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A Jewish passenger is suing JetBlue claiming religious discrimination after he was thrown off a plane following his refusal to sit next to a woman

A Jewish passenger is suing JetBlue claiming religious discrimination after he was thrown off a plane following his refusal to sit next to a woman
  • An Orthodox Jewish passenger claims he was thrown off a JetBlue plane for trying to change seats.

  • The passenger had explained to staff that he couldn't sit next to a woman due to his religious beliefs, per the lawsuit.

  • The man and his two travel companions had to pay to change their flights, the lawsuit says.

An Orthodox Jewish passenger is suing JetBlue, accusing the airline of religious discrimination, claiming that he was thrown off a plane for trying to change seats after refusing to sit next to a woman.

Abraham Lunger, an Orthodox Jew, was set to take a redeye flight from Palm Springs International Airport to John F. Kennedy International Airport on December 31, 2023, according to a lawsuit.

Because of his religious beliefs, he can only sit next to a woman if she is a blood relative or his wife, the lawsuit says.

The couple weren't assigned seats in advance, according to the lawsuit, filed in the US District Court Southern District of New York on February 27. His wife asked a JetBlue ticket agent at the gate prior to boarding if Lunger could be seated next to either her or a man because of his religious beliefs, and was told that they could try to arrange with other passengers to swap, per the lawsuit.

But the couple weren't seated together. Lunger took his seat but then saw that a woman was about to sit in the seat next to him, according to the lawsuit. He "quietly got up from his seat and stood in the aisle," the lawsuit says.

But before he was able to ask another passenger to change seats, a flight attendant "yelled" at him to return to his seat, the lawsuit says. Lunger explained to the attendant that he was trying to change seats due to his religious beliefs, but she "refused to accept that explanation and attempted to prevent Mr. Lunger from switching seats with another passenger who had agreed to switch seats," according to the lawsuit. Other passengers who overheard this conversation also offered to swap seats, per the lawsuit.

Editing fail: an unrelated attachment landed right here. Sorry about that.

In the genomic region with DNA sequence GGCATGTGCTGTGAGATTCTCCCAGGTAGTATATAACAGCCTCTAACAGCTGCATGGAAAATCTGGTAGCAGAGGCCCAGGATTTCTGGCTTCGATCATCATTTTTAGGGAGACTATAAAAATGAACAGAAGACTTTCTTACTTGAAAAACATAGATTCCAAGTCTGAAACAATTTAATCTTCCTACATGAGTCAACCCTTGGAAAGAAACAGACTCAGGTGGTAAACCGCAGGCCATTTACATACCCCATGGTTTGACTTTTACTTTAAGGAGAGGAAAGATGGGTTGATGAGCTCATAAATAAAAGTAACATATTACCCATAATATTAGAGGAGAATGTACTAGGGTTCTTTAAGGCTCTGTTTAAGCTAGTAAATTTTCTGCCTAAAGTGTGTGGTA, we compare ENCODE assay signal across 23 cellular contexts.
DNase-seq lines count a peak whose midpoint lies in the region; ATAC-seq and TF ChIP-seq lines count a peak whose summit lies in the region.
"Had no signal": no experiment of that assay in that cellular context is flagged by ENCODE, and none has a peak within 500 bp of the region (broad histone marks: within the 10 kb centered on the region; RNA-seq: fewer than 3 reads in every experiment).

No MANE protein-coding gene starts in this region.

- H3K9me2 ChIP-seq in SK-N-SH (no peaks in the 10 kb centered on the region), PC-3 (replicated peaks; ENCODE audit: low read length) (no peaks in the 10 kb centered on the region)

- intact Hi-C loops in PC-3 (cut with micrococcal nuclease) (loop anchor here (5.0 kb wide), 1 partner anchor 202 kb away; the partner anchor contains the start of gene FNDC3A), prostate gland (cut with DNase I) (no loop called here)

The plane's pilot then told Lunger and his travel companions — his wife and another woman — that Lunger couldn't change seats because it would cause a weight imbalance, the lawsuit says.

Lunger never forced other passengers to change seats with him or used a loud or stern voice, the lawsuit says. But the pilot told Lunger, his wife, and their other travel companion that they had to get off the plane, saying it wouldn't leave with them on board, according to the lawsuit. Other passengers who had switched seats weren't asked to leave, the lawsuit says.

Lunger and his two travel companions were told that they weren't allowed to collect their suitcases and wouldn't be provided with overnight accommodation, food, or transport, the lawsuit says. Per the lawsuit, they booked alternate tickets for the next day and had to pay both the price difference and a ticket change charge.

"JetBlue is proud to serve millions of customers each year from many different backgrounds. We do our best to accommodate our customers' various requests while ensuring all customers are provided the experience they are expecting from JetBlue," the airline said in a statement, adding that it could not comment further due to pending litigation.

The lawsuit, which accused JetBlue of religious and racial discrimination, seeks compensatory damages, punitive damages, and attorneys' fees and costs.

Read the original article on Business Insider